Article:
After observing Mercury transit in front of the Sun’s surface last May 9, why not try your hand at spotting the planet early in the morning, before sunrise? It’s the best opportunity this year to do it.
Mercury is generally difficult to see due to its proximity to the Sun, but at month’s end the tiny planet manages to distance itself appreciably from the Sun’s glare. In fact, from September 23 to the first week of October, astronomers in the Northern Hemisphere will enjoy the best morning window for observing Mercury in 2016. .
Begin setting up between 6:00 and 6:30 a.m. (30 to 60 minutes before sunrise) and be prepared to see Mercury for one last time this year. The constellation of Leo, which seems to rear above the eastern horizon at dawn, will indicate where to look. At the beginning of this favourable window Mercury is faint, but it brightens substantially over the last few mornings of September, which will make it easier to find without the use of binoculars.
Spotting the planet will still be a challenge, since no other bright celestial object will appear close to it, with the exception of the Moon on September 29: On that morning, a thin lunar crescent will appear suspended just one degree beneath the tiny planet. Since Mercury will lie less than 10 degrees from the horizon, the skyline must be absolutely clear.
Saturn and Mars at twilight
This September, Saturn and Mars are visible at day’s end in the south-southwest, right above Scorpius. Their low position in the sky will necessitate an unobstructed horizon, so be mindful when selecting an observing location!
In fact, these two planets will be the “stars” of the autumn sky, and they are still superb to view in a telescope. Saturn’s rings are almost at their maximum inclination toward Earth and are readily observable. As for Mars, although it is now much farther than during its May opposition, which makes details difficult to distinguish, the planet’s reddish-orange tint is always impressive. The first quarter moon will accompany the planetary duo on the evenings of September 8 and 9.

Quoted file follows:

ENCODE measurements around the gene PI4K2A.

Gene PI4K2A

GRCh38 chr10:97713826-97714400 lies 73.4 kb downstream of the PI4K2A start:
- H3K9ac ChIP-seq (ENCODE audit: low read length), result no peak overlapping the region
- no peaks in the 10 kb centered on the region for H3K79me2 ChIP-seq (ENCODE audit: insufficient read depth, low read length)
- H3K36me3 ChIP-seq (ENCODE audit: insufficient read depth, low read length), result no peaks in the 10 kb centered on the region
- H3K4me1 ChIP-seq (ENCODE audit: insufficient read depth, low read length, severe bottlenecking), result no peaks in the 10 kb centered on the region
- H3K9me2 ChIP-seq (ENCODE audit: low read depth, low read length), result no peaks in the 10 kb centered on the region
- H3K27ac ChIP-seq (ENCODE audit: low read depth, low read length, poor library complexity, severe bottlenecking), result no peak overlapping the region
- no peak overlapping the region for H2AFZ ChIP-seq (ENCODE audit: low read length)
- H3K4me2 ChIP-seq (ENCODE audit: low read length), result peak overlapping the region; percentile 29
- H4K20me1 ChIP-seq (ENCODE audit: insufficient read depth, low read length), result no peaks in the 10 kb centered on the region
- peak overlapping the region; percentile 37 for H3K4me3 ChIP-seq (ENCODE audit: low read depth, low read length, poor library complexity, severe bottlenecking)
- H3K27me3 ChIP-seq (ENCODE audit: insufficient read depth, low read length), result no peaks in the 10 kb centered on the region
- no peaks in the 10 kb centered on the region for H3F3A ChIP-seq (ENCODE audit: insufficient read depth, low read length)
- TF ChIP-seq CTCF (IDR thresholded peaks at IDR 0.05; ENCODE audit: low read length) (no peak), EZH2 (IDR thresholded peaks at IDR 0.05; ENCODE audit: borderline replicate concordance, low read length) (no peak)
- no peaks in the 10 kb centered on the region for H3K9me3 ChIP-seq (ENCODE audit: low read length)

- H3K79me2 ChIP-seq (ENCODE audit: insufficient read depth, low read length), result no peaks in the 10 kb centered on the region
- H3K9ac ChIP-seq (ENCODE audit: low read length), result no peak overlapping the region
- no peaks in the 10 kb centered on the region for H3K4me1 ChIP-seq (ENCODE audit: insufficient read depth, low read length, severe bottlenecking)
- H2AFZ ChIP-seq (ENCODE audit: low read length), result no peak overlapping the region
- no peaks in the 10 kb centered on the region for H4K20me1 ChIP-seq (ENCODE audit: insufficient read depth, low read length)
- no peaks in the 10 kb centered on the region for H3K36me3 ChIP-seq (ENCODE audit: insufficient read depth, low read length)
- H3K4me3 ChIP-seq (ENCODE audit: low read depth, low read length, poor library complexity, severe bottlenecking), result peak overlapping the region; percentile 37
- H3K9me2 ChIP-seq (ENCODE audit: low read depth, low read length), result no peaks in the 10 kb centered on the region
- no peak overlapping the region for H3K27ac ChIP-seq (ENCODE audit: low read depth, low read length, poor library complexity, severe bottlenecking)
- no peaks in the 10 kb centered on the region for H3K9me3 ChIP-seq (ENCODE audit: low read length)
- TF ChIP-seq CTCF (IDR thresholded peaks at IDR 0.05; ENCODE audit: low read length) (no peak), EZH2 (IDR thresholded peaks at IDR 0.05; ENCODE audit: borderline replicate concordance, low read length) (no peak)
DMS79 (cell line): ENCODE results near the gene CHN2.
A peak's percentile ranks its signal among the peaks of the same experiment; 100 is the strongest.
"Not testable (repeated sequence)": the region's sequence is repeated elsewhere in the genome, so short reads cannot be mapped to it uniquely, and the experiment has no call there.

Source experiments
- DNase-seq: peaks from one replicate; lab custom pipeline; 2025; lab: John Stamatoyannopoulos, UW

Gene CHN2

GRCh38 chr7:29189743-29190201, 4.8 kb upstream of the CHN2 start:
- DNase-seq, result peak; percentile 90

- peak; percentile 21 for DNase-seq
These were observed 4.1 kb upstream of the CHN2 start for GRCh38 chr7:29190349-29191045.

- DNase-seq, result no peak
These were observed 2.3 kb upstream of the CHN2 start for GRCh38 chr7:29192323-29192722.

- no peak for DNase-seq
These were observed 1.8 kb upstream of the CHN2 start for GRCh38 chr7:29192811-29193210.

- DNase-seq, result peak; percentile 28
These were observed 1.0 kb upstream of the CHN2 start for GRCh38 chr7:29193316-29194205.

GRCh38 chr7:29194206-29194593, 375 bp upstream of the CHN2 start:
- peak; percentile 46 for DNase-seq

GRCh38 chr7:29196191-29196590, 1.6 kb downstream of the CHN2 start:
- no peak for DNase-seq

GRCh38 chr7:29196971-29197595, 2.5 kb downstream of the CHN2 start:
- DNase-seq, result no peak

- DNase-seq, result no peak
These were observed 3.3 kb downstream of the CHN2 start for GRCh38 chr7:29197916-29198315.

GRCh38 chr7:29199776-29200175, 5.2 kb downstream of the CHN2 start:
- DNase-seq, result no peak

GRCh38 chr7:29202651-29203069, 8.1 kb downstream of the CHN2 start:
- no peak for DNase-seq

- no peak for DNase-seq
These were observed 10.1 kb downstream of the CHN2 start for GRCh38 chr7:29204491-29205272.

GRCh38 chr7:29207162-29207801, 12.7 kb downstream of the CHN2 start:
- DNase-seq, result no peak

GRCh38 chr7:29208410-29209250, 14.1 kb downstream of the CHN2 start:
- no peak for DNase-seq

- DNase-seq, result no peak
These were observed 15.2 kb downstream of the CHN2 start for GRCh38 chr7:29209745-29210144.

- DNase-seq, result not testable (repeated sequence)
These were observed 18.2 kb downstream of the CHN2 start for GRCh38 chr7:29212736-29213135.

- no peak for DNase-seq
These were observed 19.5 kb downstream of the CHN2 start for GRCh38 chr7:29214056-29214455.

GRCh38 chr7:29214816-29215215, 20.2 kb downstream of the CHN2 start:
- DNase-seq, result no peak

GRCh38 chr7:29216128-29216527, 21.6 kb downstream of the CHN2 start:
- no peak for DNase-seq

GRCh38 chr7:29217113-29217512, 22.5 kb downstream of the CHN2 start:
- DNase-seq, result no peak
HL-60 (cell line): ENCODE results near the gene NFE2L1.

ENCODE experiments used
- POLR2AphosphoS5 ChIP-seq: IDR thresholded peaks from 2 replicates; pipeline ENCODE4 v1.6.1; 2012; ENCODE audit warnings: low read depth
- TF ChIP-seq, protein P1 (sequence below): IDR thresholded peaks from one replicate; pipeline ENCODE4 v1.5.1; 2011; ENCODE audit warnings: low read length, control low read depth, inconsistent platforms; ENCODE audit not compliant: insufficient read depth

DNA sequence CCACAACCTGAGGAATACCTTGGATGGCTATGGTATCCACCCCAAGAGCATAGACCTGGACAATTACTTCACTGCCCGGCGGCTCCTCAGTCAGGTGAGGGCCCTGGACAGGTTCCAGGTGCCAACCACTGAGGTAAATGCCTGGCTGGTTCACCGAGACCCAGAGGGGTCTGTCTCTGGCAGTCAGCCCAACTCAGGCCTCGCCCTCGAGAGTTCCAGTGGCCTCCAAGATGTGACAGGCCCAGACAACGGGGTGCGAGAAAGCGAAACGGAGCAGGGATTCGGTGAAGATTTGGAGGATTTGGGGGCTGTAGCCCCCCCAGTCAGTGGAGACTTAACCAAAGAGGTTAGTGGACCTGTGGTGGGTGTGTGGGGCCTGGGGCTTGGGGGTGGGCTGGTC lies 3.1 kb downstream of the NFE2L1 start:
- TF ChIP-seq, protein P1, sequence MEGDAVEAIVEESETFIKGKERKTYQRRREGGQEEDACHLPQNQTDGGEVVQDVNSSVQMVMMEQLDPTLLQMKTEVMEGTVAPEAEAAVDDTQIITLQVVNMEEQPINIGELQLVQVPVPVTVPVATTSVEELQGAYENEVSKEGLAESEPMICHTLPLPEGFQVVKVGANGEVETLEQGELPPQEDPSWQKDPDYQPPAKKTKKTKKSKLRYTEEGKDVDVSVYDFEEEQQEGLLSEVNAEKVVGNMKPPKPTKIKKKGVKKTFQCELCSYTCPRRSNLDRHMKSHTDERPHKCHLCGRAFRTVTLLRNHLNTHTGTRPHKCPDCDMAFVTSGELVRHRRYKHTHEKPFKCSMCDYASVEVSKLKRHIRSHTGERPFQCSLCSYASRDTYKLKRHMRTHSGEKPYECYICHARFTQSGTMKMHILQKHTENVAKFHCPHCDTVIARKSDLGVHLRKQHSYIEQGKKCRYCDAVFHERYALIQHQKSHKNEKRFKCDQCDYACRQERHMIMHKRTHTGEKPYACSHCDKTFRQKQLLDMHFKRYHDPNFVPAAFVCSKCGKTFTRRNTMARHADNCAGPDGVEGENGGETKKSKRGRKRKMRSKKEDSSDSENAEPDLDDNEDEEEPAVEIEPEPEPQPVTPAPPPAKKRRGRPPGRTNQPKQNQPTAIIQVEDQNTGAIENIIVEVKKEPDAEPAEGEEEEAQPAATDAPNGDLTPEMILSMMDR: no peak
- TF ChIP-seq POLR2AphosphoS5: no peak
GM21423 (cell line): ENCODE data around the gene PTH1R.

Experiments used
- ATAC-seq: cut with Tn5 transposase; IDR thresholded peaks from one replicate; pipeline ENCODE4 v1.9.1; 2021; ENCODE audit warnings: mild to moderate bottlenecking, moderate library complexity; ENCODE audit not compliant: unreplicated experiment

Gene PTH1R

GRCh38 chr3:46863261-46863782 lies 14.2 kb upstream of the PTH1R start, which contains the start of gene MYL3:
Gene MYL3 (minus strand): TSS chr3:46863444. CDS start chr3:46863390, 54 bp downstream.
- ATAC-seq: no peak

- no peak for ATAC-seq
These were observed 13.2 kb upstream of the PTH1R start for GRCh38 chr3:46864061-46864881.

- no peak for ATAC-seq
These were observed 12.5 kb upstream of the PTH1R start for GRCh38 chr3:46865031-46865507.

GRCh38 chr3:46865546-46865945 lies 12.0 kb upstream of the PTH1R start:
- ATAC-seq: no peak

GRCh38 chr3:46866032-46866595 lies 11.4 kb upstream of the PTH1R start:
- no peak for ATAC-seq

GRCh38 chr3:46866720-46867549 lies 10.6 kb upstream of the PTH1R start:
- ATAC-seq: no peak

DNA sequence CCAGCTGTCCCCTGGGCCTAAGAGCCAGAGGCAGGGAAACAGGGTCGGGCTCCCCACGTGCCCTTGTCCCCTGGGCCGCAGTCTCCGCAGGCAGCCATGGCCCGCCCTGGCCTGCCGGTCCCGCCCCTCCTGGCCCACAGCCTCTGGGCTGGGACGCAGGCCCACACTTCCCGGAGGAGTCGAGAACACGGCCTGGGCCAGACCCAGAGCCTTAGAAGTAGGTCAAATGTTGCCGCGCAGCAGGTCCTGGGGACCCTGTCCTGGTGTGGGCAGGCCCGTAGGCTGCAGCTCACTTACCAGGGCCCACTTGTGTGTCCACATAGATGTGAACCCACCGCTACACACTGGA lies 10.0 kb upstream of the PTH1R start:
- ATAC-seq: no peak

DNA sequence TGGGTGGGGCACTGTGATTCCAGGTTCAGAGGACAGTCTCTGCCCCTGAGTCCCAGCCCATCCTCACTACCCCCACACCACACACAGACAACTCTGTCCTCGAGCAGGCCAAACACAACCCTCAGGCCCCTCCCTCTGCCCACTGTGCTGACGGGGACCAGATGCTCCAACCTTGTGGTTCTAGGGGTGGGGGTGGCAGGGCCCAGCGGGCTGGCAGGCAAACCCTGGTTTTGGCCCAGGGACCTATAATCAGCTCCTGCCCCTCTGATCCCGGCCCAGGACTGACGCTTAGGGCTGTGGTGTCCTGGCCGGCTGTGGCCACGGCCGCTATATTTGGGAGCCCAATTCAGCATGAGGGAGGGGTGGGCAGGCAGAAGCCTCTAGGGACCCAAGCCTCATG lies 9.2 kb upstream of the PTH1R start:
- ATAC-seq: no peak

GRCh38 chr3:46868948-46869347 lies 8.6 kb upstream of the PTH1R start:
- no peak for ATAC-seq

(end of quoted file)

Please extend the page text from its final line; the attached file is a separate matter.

This month Venus will also be accessible, just after sunset, if your western skyline is completely clear: The dazzling planet will linger within 10 degrees of the horizon. Fortunately, its striking brilliance will make it relatively easy to find—at least, easier than spotting Mercury in the morning sky. A thin crescent moon will appear near Venus on the evening of September 3.
Although they won’t be seen in Quebec, it’s interesting to note that two eclipses will occur this month.
First, an annular solar eclipse will take place on September 1. The Moon, still a few days away from its September 6 apogee, will be too far to completely hide the Sun; during the eclipse maximum, visible from Tanzania, 95 percent of the solar disk will be masked. This annular eclipse takes place along a narrow corridor, 13 400 km long, which stretches from the Atlantic to the Indian Ocean, and will impact Gabon, both Congos, Tanzania, Mozambique, Madagascar and Reunion. Nearly all the rest of the African continent will witness a partial eclipse.
Then, a penumbral lunar eclipse follows on September 16. During the event’s maximum, the northern part of the Moon will exhibit a grey cast, which won’t be visually remarkable. This eclipse will be seen from Europe, Africa and Asia.
In closing, autumn begins in the Northern Hemisphere on the morning of Thursday, September 22, at 10:21 EDT. Apple picking season and the pumpkin harvest are on their way.